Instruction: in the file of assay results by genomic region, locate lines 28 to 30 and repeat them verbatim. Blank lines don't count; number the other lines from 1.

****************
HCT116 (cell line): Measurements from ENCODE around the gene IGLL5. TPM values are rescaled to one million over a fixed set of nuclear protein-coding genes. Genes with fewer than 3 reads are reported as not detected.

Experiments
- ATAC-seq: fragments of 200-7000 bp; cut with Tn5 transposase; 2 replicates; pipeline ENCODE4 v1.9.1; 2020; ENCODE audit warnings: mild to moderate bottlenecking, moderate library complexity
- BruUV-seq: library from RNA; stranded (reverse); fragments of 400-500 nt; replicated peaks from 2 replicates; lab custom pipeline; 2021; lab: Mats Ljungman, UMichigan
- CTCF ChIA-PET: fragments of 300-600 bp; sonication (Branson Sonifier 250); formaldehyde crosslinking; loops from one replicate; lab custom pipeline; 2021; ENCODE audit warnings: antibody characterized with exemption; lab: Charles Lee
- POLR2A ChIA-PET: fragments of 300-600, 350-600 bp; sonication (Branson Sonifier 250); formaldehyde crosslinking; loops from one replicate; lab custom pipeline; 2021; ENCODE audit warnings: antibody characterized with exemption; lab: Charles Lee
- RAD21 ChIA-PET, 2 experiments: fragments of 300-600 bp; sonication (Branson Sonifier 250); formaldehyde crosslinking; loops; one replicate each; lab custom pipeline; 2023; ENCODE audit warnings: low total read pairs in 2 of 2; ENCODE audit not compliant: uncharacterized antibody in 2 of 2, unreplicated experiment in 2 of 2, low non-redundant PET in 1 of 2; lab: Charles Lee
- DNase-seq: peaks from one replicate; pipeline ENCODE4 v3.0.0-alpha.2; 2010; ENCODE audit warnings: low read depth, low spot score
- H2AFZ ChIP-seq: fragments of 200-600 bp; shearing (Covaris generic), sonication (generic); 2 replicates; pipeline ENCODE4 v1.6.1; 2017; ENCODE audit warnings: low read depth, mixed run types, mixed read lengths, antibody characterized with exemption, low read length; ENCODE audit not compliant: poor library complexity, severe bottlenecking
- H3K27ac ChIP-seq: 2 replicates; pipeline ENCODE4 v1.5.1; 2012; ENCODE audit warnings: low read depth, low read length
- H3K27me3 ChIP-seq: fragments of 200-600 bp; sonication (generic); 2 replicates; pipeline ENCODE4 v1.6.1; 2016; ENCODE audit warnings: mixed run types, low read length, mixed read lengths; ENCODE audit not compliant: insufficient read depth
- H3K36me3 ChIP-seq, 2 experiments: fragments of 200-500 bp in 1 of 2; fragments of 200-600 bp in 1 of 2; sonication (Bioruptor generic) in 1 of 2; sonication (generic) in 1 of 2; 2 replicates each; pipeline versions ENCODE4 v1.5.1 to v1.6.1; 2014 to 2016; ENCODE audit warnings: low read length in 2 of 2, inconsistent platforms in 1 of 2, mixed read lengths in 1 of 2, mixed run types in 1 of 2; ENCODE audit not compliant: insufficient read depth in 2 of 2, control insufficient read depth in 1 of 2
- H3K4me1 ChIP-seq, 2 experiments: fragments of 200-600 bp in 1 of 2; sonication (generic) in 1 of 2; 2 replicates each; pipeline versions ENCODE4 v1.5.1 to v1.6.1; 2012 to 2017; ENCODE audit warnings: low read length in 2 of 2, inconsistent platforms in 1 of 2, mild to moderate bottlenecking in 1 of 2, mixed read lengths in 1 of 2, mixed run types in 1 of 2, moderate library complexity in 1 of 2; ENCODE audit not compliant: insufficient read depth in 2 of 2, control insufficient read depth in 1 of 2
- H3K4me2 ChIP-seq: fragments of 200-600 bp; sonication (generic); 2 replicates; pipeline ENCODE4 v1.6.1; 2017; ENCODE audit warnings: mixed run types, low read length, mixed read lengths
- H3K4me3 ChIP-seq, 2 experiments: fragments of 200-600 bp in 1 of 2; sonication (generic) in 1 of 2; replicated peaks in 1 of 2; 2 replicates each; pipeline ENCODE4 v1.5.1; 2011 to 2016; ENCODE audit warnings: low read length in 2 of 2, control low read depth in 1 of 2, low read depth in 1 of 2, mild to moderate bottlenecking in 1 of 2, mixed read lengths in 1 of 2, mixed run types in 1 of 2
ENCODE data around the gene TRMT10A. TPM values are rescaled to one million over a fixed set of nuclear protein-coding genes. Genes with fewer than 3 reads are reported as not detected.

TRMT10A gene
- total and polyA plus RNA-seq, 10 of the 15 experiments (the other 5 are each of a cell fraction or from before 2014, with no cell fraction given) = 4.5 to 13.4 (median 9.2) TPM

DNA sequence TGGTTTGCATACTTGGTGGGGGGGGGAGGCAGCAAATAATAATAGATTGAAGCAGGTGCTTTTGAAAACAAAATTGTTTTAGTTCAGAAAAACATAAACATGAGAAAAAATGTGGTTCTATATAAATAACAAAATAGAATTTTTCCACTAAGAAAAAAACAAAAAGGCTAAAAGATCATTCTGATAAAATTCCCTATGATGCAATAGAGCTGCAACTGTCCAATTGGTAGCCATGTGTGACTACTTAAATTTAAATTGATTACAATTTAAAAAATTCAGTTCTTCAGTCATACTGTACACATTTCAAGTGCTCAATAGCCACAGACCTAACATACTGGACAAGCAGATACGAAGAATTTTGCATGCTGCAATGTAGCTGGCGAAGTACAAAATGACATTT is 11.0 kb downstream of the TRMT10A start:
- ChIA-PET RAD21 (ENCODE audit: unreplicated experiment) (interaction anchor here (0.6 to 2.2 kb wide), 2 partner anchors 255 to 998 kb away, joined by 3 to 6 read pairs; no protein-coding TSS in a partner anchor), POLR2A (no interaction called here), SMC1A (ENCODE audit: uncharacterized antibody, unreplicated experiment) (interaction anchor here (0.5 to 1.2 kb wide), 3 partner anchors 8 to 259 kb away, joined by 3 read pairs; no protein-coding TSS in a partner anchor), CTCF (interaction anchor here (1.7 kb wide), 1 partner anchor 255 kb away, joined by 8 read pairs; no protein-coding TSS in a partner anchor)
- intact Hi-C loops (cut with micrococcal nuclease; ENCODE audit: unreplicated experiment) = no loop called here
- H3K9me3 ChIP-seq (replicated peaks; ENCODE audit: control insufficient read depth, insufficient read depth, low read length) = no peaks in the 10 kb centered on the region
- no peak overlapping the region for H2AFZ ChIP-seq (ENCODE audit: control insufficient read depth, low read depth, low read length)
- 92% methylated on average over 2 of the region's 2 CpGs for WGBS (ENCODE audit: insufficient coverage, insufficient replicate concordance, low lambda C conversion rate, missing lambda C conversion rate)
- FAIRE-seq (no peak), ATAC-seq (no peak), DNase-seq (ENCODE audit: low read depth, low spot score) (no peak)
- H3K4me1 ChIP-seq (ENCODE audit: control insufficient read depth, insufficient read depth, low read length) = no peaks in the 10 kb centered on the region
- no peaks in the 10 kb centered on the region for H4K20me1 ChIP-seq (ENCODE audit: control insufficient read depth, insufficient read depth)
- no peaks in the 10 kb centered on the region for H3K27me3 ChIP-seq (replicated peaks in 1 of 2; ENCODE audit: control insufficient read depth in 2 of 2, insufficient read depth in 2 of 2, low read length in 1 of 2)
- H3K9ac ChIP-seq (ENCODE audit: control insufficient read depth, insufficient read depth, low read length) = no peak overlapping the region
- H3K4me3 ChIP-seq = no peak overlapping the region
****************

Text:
- no peaks in the 10 kb centered on the region for H3K27me3 ChIP-seq (replicated peaks in 1 of 2; ENCODE audit: control insufficient read depth in 2 of 2, insufficient read depth in 2 of 2, low read length in 1 of 2)
- H3K9ac ChIP-seq (ENCODE audit: control insufficient read depth, insufficient read depth, low read length) = no peak overlapping the region
- H3K4me3 ChIP-seq = no peak overlapping the region